So where could I turn in this, my hour of need? Sedaris. And he didn't disappoint. My favorite story in this collection was "get your ya ya's out!", a recollection of his Greek grandmother and her rivalry with his mother. The reader is given a great ride though the eyes of Sedaris as a young boy. He does an amazing job of recreating adolescence: our long-forgotten insecurities and boyhood interests are brought back to life with detail.

I would recommend this book to anyone. Still, it is not my favorite of his works. Dress your family in Corduroy and Denim probably holds that title. But, really, you can't miss with Sedaris, maybe the funniest man alive today.

Sunday, July 27, 2008

The Nine: Inside the Secret World of the Supreme Court

When Bill Moyers speaks, I listen. Ever since reading his wonderful collection of interviews World of Ideas I have been an unabashed admirer of the man and his work. Recently he interviewed Jeffrey Toobin on his pbs show The Journal. (If you haven't seen it yet, do yourself a favor and tune in.) Toobin is a lawyer who writes popular law books. His book The Nine was listed as one of the ten best books of 2007. During the interview with Moyers, Toobin explained the importance of the upcoming election for the Supreme Court; the next president will either finish the conservative sweep of the majority begun with Roberts and Alito or nominate Dems and maintain the tenuous balance. I decided I wanted to get better informed.

The Nine writes like a collection of small biographies. Each of the justices is introduced in both a personal and political context. Toobin clearly has his favorites. Thomas and Scalia are both portrayed as arrogant and reactionary. Toobin argues--and I agree--that Scalia's insistence on neutrality and originalism is bullshit. He is an activist judge who is blinded by his convictions. The liberal judges clearly hold a priveledged position in Toobin's judicial perspective.

A central message to this book is the partisanship of the judges. The theory of law held by each judge is ultimately an elaborate justification for their political views. Scalia, the States' rights warrior, quickly overruled the Florida Supreme Court to assist Bush in the 2000 election. Thomas' aversion of big government doesn't hinder his support for a legal restriction on women's own bodies in abortion. How does Rehnquist reconcile his position in favor of state legislated Christian groups with his position against state legislated affirmative action? Simple. They are both on the Republican agenda.

I think the lesson is that the ability to nominate a Supreme Court justice should be taken from the president. The political influence has proven too great. There is no other way to conclude after witnessing the Court overturn many of its recent precedents not through a change in argument or public opinion but simply through the placement of two new judges.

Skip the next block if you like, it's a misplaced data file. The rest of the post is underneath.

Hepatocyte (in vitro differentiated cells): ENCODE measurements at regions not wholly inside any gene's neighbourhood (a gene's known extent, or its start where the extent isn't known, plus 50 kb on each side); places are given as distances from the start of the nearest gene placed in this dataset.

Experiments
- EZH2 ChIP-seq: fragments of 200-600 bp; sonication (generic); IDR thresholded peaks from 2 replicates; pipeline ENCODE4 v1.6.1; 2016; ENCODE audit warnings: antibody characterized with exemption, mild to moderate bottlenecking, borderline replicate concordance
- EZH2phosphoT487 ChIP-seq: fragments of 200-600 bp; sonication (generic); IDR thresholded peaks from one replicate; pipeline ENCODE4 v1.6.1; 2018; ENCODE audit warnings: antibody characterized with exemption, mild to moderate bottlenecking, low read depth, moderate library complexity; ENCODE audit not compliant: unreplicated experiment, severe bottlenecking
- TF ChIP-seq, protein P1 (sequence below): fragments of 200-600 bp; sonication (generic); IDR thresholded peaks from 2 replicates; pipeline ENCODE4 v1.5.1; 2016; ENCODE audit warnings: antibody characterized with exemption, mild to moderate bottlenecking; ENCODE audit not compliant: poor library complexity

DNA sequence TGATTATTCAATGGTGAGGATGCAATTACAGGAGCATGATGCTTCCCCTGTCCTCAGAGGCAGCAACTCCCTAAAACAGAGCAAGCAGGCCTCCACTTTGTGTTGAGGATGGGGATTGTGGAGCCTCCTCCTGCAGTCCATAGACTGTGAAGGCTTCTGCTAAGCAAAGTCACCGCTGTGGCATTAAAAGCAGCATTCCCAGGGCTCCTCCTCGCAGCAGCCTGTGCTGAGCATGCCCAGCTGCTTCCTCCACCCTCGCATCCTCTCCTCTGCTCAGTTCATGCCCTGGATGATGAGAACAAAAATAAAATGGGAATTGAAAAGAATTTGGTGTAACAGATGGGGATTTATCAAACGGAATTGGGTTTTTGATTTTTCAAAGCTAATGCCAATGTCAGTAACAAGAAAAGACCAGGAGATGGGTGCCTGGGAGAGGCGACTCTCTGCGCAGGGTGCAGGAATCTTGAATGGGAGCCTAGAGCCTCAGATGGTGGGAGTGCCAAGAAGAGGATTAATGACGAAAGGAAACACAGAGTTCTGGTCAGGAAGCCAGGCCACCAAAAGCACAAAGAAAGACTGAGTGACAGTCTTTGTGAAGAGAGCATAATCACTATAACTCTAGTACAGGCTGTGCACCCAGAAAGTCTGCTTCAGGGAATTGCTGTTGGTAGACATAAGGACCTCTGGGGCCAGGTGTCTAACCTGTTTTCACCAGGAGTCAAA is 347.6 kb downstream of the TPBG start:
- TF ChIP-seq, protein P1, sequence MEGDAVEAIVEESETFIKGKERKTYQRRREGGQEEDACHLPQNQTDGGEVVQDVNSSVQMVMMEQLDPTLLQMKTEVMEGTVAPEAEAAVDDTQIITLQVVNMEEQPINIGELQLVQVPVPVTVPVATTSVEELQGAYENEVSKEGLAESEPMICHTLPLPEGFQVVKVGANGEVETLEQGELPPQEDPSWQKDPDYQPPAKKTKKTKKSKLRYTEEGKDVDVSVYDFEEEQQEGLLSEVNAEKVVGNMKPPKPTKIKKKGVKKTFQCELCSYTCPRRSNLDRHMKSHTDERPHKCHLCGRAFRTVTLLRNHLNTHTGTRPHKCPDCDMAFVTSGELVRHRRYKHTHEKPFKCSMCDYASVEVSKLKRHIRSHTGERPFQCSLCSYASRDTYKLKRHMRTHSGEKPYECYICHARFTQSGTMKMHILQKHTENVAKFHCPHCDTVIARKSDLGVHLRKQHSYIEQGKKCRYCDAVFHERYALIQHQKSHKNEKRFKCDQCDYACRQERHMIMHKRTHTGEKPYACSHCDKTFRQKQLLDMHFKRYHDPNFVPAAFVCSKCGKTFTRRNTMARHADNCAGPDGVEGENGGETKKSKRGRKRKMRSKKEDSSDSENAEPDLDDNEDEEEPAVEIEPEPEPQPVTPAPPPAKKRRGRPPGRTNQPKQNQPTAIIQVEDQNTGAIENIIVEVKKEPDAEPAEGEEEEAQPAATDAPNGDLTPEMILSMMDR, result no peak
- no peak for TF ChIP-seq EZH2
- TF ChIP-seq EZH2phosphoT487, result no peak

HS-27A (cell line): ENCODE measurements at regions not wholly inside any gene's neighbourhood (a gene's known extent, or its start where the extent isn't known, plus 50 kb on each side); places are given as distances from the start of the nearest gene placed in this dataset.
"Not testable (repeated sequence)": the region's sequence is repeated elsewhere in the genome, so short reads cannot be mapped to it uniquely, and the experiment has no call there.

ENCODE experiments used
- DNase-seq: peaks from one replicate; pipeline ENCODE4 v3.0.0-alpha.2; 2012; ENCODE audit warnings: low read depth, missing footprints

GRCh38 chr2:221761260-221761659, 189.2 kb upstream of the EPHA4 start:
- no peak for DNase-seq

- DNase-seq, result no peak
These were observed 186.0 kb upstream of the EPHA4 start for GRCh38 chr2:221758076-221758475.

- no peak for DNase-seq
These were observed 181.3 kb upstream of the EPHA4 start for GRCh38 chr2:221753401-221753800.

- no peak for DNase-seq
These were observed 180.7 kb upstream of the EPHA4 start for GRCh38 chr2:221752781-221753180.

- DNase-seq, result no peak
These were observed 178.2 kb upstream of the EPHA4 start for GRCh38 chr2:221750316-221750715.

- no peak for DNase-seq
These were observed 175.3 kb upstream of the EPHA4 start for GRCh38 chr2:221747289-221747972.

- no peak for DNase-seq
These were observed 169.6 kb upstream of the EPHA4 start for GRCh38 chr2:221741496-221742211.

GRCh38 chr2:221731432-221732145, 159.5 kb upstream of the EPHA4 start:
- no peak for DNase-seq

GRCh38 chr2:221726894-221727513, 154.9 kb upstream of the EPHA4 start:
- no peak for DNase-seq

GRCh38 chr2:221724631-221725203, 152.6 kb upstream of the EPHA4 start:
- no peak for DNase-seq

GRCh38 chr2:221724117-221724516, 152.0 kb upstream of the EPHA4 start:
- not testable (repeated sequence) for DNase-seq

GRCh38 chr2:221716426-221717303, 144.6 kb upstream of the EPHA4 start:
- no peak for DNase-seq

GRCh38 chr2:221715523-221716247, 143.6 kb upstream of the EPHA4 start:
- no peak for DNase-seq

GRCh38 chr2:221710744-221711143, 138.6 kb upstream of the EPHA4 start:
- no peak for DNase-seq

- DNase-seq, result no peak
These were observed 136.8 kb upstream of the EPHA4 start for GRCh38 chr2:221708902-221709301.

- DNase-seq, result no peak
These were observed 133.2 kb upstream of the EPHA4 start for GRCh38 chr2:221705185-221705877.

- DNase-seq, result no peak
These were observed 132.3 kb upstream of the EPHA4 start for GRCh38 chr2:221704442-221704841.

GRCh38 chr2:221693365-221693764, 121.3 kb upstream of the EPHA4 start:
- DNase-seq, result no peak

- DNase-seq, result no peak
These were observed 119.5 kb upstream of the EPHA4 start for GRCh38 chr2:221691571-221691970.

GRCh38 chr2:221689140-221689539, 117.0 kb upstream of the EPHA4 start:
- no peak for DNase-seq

I would recommend this book for anyone looking for an introduction to the judges. There is another book, A Court Divided, by Mark Tushnet that also does a good job in this respect. What is missing in both of these books is a thorough look at the important cases of the Court. The emphasis is more political and personal than legal. Rehnquist's History of the Supreme Court was a good read for somebody interested in becoming familiar with the cases that have provided the context and precendent for today's legal battles.

Sunday, July 20, 2008

Profiles in Courage

This book has been on my list for a long time. It won the Pulitzer, deals with American history, and was written by JFK. Good enough for me.

The chapters of Profiles in Courage are short essays on American Senators. Each in his own way was faced with a challenge and stood firm on his principles. The stories of these men were fascinating. It was fun to get a close look at how decisions were made that affected generations of people. It was also very easy to get a picture of the difficult responsibility that scale of power requires. Is it right to always voice the sentiments of your consituents, validating their right to self-governance? Or is the elected representative better guided by voting his conscience?

There is no black-and-white mandate outlining the best course of leadership. If you ignore public opinion the democratic process is threatened. I could respect a Senator who decided to humble their perspective in honor democracy. However, there are several factors that cloud this decision. We have imperfect knowledge regarding a diverse public's wishes. Any decision based on a perceived majority at home would be a guess. Further, as a Senator you must think about national consequences and the local public is largely thinking locally. Finally, and most important, strictly following the opinions of the majority means that our leaders are not leading. At times it is necessary to move beyond common understanding and step forward. The great leaders of the past did not achieve greatness through echoing platitudes, but by making courageous decisions.

Sunday, July 13, 2008

A Streetcar Named Desire

Dark. Really Dark. Typically when I watch an old movie or read a classic the story comes across quaint. Not that I think today's media is done better--I don't--but the scandalous and violent scenes from previous generations simply don't have the same impact on us as they had on our parents. I would be hard pressed to imagine a modern teen being shocked by Elvis's dancing, Rhett Butler's kissing, or finding out it was Sidney Poitier who's coming to dinner. With all that said, I was slammed by A Streetcar Named Desire. It was as if I expected to walk into a clean and comfortable hotel room and instead walked into my parents having sex.

Like with all stories worth recommending, I am reticent to give too much away. What is the right balance between disclosure and silence? The measured development of this slow, Southern tragedy is worth discovering on one's own. Suffice to say that the crescendo hits hard. Tennessee Williams compels us forward with an eloquent vernacular that is believable and beautiful. The characters and their interplay capture both New Orleans culture and tell a universal tale. I loved this play.